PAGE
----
Immunological diseases in pregnancy // Drug Repurposing

Immunological diseases in pregnancy

SAN FRANCISCO — An unfortunate legacy of pregnancy seems to leave women more vulnerable than men to dangerous and disabling autoimmune disorders, including diabetes and multiple sclerosis, scientists report.

In a symposium concerning the self-destructive illnesses-held here earlier this month during the annual meeting of the American Assn. for the Advancement of Science-researchers from four major medical centers offered evidence that bearing children can "seed" a woman's body with cells left over from the fetus. These leftover cells circulate for years in the woman's body, apparently triggering many of the so-called autoimmune diseases, in which the immune system mistakenly attacks the cells and organs.

The presence of the remnant fetal cells could explain why there is such a large difference in the incidence of immune disorders between the sexes. They seem to trigger autoimmunity because half of the genes in the fetal cells are "foreign, " contributed by the father.

"Almost all of these diseases are more common in women-by about 75%, " said Dr. Noel Rose, a specialist in autoimmunity from the Johns Hopkins Medical Institutions. A few of these disorders, especially diabetes and multiple sclerosis, can be fatal. "So it is not a minor problem" in terms of public health, Rose said.

Even in this era of enormous medical progress, autoimmunity "is a central mystery" still confronting the medical profession, he said.

A discovery that may help resolve the mystery is that "pregnancy is an act of mini-gene transfer, " Dr. J. Lee Nelson said.

Half of the genes in the fetal cells "are genes you get that aren't your own, " she said. So during pregnancy, women "are exposed to cells from the child, and these can engraft [in her body] and persist indefinitely. Ten, 20 or 30 years later you can still find cells from the babies" in a woman's bloodstream.

For example, she said, studies found that women with the skin disease scleroderma had significantly higher levels of fetal cells circulating in their blood decades after pregnancy than mothers who were unaffected by the disease.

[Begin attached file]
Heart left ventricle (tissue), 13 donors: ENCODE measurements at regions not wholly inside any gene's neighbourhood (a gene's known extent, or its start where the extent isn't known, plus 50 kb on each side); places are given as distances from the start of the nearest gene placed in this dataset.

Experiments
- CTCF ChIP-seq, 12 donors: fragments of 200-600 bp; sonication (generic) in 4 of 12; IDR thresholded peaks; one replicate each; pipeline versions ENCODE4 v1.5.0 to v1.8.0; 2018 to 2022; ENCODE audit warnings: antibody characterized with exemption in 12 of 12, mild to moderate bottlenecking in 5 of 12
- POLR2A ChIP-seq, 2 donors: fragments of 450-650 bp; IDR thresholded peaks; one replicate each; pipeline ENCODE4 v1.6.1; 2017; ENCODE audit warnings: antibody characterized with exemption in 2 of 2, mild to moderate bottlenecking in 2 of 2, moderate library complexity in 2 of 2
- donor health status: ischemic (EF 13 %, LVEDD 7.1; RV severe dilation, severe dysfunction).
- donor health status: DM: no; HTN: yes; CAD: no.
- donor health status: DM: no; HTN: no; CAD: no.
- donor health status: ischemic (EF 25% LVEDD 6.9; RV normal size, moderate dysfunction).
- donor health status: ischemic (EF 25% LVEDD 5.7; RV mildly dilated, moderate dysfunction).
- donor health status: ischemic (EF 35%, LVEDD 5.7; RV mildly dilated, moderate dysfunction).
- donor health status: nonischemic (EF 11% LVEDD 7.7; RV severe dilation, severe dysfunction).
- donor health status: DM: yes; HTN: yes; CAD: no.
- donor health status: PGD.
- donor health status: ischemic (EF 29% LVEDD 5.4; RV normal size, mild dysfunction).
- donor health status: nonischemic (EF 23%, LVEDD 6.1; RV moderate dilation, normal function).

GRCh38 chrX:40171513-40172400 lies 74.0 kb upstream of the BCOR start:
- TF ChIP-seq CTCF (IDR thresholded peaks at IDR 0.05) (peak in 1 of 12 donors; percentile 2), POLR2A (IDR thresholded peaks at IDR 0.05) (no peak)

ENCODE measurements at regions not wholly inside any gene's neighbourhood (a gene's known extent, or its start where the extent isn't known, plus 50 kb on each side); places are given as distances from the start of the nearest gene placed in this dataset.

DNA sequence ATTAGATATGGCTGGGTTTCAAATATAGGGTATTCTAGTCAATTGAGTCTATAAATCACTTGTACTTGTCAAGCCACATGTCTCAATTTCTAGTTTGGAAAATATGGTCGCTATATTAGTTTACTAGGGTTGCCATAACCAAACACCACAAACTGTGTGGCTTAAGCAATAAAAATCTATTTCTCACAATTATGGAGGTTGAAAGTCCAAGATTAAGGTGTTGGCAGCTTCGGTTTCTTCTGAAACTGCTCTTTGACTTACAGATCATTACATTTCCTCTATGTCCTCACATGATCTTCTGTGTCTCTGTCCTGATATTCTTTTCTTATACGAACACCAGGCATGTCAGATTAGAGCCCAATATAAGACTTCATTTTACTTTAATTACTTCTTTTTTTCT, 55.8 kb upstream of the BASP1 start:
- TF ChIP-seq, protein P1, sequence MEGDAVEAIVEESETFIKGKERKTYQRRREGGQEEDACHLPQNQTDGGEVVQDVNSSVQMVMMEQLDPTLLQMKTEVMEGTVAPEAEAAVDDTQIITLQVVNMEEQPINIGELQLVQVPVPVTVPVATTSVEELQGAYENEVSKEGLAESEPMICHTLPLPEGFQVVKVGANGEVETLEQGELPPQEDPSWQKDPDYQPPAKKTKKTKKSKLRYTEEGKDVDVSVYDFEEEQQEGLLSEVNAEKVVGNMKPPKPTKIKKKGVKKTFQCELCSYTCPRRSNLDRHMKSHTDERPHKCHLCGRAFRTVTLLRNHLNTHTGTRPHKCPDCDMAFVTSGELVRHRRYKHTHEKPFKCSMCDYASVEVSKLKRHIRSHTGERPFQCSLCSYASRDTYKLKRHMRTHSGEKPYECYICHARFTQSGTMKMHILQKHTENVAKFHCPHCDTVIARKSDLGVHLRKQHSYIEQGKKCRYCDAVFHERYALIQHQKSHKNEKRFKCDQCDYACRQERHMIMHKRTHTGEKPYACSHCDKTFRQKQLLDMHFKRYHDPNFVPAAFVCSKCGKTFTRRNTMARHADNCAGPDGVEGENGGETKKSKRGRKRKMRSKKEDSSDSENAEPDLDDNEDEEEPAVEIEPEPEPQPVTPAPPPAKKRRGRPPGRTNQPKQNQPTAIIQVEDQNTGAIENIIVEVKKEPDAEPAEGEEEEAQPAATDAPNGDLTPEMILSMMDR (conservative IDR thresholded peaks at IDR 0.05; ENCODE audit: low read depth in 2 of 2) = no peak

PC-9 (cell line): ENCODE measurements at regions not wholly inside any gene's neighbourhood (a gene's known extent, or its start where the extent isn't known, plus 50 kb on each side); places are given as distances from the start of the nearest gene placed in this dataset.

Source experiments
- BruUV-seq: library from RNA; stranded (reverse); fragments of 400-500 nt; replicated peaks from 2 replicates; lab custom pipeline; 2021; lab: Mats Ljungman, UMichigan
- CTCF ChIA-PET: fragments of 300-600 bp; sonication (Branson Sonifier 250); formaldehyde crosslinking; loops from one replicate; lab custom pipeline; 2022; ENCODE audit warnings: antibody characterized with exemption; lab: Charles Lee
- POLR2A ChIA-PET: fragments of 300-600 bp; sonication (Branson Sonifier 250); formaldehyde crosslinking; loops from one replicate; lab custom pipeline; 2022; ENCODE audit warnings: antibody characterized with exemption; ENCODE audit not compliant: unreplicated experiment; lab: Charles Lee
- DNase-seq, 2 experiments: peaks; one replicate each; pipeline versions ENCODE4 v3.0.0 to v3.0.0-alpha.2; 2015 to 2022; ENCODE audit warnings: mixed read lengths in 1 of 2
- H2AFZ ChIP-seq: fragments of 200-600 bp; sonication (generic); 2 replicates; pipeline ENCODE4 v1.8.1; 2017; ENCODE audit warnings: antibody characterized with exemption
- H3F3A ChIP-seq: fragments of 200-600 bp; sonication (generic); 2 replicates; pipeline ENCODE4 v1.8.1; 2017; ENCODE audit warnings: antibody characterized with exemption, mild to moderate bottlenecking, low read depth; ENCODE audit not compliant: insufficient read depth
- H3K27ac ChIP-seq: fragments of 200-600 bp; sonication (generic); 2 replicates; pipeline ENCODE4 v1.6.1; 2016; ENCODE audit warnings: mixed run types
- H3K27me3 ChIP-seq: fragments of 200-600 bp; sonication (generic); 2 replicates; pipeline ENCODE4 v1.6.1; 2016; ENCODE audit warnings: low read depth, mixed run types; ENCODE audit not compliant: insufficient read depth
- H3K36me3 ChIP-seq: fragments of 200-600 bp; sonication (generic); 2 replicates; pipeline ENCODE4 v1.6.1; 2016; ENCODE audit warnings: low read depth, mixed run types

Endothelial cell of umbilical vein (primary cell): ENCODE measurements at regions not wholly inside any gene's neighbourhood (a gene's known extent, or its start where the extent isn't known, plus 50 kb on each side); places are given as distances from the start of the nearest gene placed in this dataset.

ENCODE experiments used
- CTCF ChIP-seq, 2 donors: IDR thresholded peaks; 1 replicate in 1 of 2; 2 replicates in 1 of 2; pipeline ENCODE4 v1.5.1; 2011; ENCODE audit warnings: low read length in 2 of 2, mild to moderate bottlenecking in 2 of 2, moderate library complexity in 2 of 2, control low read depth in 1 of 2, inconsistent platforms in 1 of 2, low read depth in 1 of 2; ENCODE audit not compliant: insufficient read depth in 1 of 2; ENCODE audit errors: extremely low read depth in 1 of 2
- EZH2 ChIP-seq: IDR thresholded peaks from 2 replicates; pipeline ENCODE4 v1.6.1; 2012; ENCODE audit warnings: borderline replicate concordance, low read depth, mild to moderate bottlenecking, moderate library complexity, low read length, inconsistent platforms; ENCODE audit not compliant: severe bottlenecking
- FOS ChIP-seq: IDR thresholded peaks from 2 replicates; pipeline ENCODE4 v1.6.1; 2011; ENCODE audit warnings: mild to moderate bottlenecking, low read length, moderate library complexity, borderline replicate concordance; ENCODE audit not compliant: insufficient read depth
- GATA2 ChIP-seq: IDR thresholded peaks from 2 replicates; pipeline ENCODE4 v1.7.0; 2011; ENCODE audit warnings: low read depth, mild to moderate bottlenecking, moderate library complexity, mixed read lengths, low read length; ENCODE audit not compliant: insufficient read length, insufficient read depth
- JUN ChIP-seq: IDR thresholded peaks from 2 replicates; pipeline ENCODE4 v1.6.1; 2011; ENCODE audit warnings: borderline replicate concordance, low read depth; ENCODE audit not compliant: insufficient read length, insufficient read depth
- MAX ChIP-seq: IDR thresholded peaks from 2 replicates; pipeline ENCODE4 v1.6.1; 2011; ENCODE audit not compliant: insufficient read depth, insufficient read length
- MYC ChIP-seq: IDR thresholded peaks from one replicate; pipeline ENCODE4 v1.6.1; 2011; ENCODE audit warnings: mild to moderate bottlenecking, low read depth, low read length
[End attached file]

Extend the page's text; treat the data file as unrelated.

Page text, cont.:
Nelson, from the University of Washington in Seattle, was careful to point out that this association of leftover fetal cells with scleroderma does not prove a cause-and-effect relationship.

Still, such research may soon lead to an explanation for why the autoimmune diseases strike women much more often than men.

According to Rose, the male-to-female ratio for autoimmune diseases is essentially equal during childhood and youth. But later, after sexual maturity, the statistics show such disorders occurring more commonly in women.

For example, "thyroiditis is about equal if it occurs before puberty, " he added. "But the women begin to pull ahead later" as they live through their reproductive years.

So, in essence, Rose said, the leftovers from pregnancy seem to account for part of the discrepancy between males and females, but not for all of the difference.

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by veganpiratelady

About five months back I reckon I posted about some health concerns I was having. They seemed specifically pre-menstrual related. The issues, however, have persisted. It seems that the issues become worse around my cycle, but that they persist for the whole month. I have had what more or less feels like an ongoing case of the flu since about the New Year.
I have had three blood tests done and reviewed by two different doctors: an MD and an ND. The only abnormality was that on one of the blood test occasions I was a bit low on Magnesium, for which I received a shot

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Elsevier Science Reproductive and Hormonal Aspects of Systemic Autoimmune Diseases, Volume 4 (Handbook of Systemic Autoimmune Diseases)
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World Health Organization We Can Prevent Mothers from Dying and Babies from Becoming Infected with HIV: Joint Action for Results
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